The Hard Grind – Marketing Your Self Published Book

Marketing Your Self Published Book

10 tips to help you with marketing your self-published book.

While self-publishing has given authors and writers all the tools necessary to publish a quality ebook or paperback, there is one element that remains a stumbling block. Getting a book to sell. Marketing your self-published book is tough, hard work, competitive and cut throat. If that’s not enough, it can also be very expensive.

Of course, we all hear about the ‘outliers’ that have got lucky such as Amanda Hocking and E L James, but these are rarities. However in saying that, they didn’t achieve success without a lot of hard work, and hard marketing, either.

Self-published authors have no choice but to face up to the onerous task of promoting themselves. However, traditional publishers are now cutting back on their book marketing budgets, so more and more of their authors are having to use social media to ‘flog’ their wares. It’s becoming a level playing field.

So what can you do to give your book a chance? Here are a few ideas that might help in marketing your self-published book.

1. Write a great book. It may sound trite, but it’s the very first ingredient in getting a book to sell. Knowing what readers will like isn’t easy, so don’t expect that just because you’ve written a book, that it will sell well. In my case, my favourite book of mine is my worst seller, so what would I know?

2. Social media is a must. If no one knows about you or your book, how will readers find you? Social networking is a ‘one thing leads to another’ tool, so by continually expanding your contacts you help build your author brand.

3. Have more than one Twitter account. Keep your personal account for interacting and adding a little marketing, but have one or two more that you can use for more direct marketing. You always hear that people hate ‘spam’ accounts on Twitter. Well, I have five accounts I regularly use for marketing only, with a combined following of over 100,000 so I don’t think the theory holds at all. The more people who see your name, the better. The adage that any publicity is good publicity is very true.

4. Set up accounts on all book related social media sites. Goodreads, AuthorDen, Shelfari or any others you find. Also, use sites such as Stumbleupon, Pinterest, Google+ and Facebook. All of these will add to your search engine listings and get your name ‘out there’. Set up a Google Alert for your name so you can be notified whenever your name is mentioned in a new search engine entry.

5. Have a great blog. While a website is a useful central resource for information about an author and their books, a blog is much better because it is more dynamic and should be the conduit through which all book marketing is driven. Having new blog posts circulated through a number of social networks is a great way to expand your reach and attract new readers.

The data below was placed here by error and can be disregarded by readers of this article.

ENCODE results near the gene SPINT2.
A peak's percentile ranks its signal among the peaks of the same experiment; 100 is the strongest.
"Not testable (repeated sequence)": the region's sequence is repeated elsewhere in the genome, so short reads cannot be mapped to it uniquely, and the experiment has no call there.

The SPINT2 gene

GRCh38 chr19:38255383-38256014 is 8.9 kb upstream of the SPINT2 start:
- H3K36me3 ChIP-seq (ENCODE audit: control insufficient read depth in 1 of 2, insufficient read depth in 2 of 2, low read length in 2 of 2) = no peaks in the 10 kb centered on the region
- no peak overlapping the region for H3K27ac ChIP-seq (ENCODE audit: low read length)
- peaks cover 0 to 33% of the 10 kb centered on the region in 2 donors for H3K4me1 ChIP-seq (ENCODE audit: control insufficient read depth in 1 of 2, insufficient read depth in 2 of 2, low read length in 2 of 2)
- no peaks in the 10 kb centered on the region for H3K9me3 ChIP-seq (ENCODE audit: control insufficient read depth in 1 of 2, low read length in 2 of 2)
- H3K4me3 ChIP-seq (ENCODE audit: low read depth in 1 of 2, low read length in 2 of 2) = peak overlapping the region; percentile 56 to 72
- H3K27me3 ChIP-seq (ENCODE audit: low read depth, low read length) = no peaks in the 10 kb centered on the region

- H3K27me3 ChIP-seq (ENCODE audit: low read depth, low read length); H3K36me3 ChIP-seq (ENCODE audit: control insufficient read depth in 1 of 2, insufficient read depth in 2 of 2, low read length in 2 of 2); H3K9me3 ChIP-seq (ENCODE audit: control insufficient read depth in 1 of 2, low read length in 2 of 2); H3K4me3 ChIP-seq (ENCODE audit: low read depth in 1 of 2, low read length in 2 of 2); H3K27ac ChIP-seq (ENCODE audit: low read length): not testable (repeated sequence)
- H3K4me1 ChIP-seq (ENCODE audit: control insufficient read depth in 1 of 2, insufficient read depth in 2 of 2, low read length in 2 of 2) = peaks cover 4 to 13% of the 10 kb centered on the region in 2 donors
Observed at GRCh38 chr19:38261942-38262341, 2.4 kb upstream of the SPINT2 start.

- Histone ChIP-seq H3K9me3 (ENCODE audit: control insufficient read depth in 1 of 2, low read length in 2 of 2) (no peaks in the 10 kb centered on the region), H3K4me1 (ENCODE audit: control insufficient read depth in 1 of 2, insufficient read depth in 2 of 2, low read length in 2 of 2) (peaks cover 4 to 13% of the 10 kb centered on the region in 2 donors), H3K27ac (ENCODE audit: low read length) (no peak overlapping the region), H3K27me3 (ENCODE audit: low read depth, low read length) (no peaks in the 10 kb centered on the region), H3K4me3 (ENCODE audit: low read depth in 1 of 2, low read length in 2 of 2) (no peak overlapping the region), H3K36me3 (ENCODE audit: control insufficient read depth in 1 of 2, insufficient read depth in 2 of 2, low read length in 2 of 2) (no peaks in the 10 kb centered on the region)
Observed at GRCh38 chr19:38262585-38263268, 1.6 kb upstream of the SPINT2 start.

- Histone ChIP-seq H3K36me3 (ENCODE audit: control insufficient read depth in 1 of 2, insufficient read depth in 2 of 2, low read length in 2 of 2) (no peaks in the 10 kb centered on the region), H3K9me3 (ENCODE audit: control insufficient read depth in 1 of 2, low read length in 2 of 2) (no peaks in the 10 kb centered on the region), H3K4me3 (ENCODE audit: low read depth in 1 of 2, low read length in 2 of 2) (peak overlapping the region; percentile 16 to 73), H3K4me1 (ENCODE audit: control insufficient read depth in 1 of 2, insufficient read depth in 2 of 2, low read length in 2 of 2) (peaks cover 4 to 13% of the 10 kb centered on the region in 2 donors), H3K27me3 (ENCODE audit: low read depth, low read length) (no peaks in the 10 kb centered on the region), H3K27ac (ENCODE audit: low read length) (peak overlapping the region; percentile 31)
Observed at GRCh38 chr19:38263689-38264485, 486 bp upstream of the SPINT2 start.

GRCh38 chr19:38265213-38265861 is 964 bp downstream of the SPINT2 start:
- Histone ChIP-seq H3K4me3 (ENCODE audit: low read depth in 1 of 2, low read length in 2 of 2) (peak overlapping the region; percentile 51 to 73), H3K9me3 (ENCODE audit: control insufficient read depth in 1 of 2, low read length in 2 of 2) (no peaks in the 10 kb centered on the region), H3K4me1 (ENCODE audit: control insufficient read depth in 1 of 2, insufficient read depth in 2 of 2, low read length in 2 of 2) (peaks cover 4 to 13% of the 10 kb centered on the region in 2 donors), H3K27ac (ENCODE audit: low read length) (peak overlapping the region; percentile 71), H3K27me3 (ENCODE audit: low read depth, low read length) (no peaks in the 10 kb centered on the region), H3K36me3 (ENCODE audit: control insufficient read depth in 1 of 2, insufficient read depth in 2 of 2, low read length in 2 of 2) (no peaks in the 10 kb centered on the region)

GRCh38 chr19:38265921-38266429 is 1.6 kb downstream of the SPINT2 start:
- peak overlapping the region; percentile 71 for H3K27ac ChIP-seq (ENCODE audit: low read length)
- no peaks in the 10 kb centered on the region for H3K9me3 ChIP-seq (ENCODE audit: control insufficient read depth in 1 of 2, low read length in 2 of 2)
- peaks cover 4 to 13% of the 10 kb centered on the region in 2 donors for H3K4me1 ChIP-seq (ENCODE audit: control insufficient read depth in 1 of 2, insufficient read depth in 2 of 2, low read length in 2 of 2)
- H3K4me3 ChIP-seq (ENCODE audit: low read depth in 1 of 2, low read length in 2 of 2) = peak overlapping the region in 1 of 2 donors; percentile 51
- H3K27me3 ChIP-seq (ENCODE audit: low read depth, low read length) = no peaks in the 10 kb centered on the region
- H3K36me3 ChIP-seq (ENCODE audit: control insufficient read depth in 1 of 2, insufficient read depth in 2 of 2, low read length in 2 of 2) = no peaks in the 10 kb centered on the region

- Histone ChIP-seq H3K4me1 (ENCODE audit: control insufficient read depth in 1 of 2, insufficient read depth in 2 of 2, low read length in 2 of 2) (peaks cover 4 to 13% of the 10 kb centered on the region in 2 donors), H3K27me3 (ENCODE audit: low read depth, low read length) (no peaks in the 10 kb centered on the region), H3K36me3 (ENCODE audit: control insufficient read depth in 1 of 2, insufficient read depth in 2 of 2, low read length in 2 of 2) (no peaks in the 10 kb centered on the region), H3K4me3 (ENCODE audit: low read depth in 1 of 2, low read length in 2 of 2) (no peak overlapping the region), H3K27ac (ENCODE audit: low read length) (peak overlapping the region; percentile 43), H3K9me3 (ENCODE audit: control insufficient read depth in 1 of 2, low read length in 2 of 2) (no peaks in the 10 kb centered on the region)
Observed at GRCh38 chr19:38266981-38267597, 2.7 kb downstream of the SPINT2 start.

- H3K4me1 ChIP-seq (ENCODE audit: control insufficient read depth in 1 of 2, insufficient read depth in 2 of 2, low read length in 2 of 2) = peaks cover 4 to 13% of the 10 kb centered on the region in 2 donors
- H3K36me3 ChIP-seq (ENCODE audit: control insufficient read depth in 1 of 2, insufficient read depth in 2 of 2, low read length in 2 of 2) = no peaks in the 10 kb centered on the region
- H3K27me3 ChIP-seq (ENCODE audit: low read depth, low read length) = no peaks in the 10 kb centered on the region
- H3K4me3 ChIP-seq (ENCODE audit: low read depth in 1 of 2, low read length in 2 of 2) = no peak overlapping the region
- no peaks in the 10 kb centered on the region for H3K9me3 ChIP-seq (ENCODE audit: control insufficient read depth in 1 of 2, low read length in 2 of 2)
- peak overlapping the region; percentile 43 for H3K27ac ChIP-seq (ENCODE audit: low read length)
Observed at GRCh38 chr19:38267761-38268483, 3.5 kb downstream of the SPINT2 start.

6. Free books should never be seen as giving away money. Free ebooks should be viewed as an introduction to your writing and your name to new readers, and the more, the better. Even if an author has only one title, a free book offer can help build a base of readers for the second and third book. I use Kindle’s KDP Select programme, and when I offer any of my titles for free, I’m pleased if 500 readers download the book. I’m even happier when 5,000 do. And thrilled if 20,000 do. Again, the more, the better.

7. Pay for exposure, but within reason and your budget. There are many options available to buy advertising or promotion, and high traffic sites can boost exposure for your name and title. I’ve used a few sites to promote my free ebooks on Kindle and have to say that the number of downloads increased dramatically.

8. Always be positive and never enter into conflict. Arguing, criticising and being obnoxious are sure-fire routes to failure. Never ‘flare’ on the Internet as comments made in a temper will last forever on the Internet and tarnish your reputation. Ignore bad reviews, nasty comments and trolls. Rise above them.

9. Write a new, and better book. Your next book will always be better than your last.

10 Use your time wisely. Lastly, set yourself a time limit each day for marketing and don’t let it take over your life. Two hours maximum because you have a family and more books to write.

7 thoughts on “The Hard Grind – Marketing Your Self Published Book”

  1. Its a given that many will fall by the wayside, once the reality of being an Indie hits home Derek. Its damned hard work if you want to have a modicum of success!

  2. May I add one more? Get on TV as an interview guest. I coach authors how to get on TV and many of my clients are self-published. TV producers will book a self-published author just as readily as an author from a traditional publisher if you use the right system. TV producers want experts not authors, so the key is to position yourself as an expert. OK, thanks for the tips. Edward Smith.

  3. Great post, but I, too, would like to add one another. I have a blast every time I’m invited—or invited myself—to a book signing, reading, or other function in which my novel is front and center, even for a short while. While it not reach as wide an audience, it’s a great boost to the unknown writer’s ego.

  4. With the recent revelation of John Locke buying reviews and RJ Ellroy, giving himself good reviews while panning his competition, do you really think it’s good to pay for exposure? What sites would you recommend for promoting your ebooks. I seem to sell well on Barnes and Noble but nearly as good on Amazon. I enjoyed the post. Thanks for the information.

  5. Hello. This is wonderful advise and a warning for those of us starting out. Thank you.

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